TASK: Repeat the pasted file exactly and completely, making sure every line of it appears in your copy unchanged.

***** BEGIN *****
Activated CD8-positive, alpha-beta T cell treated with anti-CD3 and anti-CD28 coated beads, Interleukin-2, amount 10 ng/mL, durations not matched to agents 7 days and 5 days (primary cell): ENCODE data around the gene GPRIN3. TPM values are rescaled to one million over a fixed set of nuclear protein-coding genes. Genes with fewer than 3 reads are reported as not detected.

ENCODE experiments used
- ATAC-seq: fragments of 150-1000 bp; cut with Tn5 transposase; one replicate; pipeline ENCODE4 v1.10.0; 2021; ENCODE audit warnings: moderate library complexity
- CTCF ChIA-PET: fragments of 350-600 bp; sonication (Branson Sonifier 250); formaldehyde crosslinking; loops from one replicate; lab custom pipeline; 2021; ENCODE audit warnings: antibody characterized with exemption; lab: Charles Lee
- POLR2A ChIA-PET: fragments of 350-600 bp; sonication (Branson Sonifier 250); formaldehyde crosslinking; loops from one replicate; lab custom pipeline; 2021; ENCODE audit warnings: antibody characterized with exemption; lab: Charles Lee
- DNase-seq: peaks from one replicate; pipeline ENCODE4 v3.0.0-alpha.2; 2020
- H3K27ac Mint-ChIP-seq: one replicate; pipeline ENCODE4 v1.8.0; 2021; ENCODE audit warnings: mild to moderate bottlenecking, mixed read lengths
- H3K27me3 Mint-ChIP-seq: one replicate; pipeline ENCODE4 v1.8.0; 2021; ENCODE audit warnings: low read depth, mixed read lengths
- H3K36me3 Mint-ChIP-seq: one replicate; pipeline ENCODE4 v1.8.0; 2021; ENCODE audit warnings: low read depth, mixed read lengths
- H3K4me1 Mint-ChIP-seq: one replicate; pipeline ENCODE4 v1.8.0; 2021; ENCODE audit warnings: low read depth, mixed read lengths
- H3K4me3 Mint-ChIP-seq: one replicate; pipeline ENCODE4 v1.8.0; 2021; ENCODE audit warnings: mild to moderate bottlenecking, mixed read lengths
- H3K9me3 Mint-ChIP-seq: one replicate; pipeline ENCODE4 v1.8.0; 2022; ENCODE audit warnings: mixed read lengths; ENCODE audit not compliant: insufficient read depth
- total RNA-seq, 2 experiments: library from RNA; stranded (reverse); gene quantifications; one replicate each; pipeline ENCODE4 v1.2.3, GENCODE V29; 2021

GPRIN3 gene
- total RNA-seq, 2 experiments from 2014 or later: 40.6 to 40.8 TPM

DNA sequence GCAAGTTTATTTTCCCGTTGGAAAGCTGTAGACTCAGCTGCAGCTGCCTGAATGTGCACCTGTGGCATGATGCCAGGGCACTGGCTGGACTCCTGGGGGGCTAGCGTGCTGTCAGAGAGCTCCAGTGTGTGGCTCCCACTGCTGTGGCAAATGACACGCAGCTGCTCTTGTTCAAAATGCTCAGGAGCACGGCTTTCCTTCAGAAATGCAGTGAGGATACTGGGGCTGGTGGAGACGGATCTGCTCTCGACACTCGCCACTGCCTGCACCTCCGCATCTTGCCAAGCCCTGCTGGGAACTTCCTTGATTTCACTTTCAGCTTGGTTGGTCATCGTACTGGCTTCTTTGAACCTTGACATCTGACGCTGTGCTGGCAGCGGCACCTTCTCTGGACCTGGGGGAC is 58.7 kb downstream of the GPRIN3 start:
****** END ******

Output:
Activated CD8-positive, alpha-beta T cell treated with anti-CD3 and anti-CD28 coated beads, Interleukin-2, amount 10 ng/mL, durations not matched to agents 7 days and 5 days (primary cell): ENCODE data around the gene GPRIN3. TPM values are rescaled to one million over a fixed set of nuclear protein-coding genes. Genes with fewer than 3 reads are reported as not detected.

ENCODE experiments used
- ATAC-seq: fragments of 150-1000 bp; cut with Tn5 transposase; one replicate; pipeline ENCODE4 v1.10.0; 2021; ENCODE audit warnings: moderate library complexity
- CTCF ChIA-PET: fragments of 350-600 bp; sonication (Branson Sonifier 250); formaldehyde crosslinking; loops from one replicate; lab custom pipeline; 2021; ENCODE audit warnings: antibody characterized with exemption; lab: Charles Lee
- POLR2A ChIA-PET: fragments of 350-600 bp; sonication (Branson Sonifier 250); formaldehyde crosslinking; loops from one replicate; lab custom pipeline; 2021; ENCODE audit warnings: antibody characterized with exemption; lab: Charles Lee
- DNase-seq: peaks from one replicate; pipeline ENCODE4 v3.0.0-alpha.2; 2020
- H3K27ac Mint-ChIP-seq: one replicate; pipeline ENCODE4 v1.8.0; 2021; ENCODE audit warnings: mild to moderate bottlenecking, mixed read lengths
- H3K27me3 Mint-ChIP-seq: one replicate; pipeline ENCODE4 v1.8.0; 2021; ENCODE audit warnings: low read depth, mixed read lengths
- H3K36me3 Mint-ChIP-seq: one replicate; pipeline ENCODE4 v1.8.0; 2021; ENCODE audit warnings: low read depth, mixed read lengths
- H3K4me1 Mint-ChIP-seq: one replicate; pipeline ENCODE4 v1.8.0; 2021; ENCODE audit warnings: low read depth, mixed read lengths
- H3K4me3 Mint-ChIP-seq: one replicate; pipeline ENCODE4 v1.8.0; 2021; ENCODE audit warnings: mild to moderate bottlenecking, mixed read lengths
- H3K9me3 Mint-ChIP-seq: one replicate; pipeline ENCODE4 v1.8.0; 2022; ENCODE audit warnings: mixed read lengths; ENCODE audit not compliant: insufficient read depth
- total RNA-seq, 2 experiments: library from RNA; stranded (reverse); gene quantifications; one replicate each; pipeline ENCODE4 v1.2.3, GENCODE V29; 2021

GPRIN3 gene
- total RNA-seq, 2 experiments from 2014 or later: 40.6 to 40.8 TPM

DNA sequence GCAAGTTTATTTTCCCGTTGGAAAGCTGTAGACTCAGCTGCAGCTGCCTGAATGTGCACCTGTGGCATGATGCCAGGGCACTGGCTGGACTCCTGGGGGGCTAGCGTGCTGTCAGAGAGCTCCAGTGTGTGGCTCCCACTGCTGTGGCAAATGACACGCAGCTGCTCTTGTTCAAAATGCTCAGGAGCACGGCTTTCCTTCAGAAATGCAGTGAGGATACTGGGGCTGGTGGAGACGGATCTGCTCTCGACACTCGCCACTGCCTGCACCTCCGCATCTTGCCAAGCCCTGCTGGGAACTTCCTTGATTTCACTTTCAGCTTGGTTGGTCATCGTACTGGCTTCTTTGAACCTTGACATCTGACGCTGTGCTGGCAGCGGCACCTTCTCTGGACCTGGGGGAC is 58.7 kb downstream of the GPRIN3 start: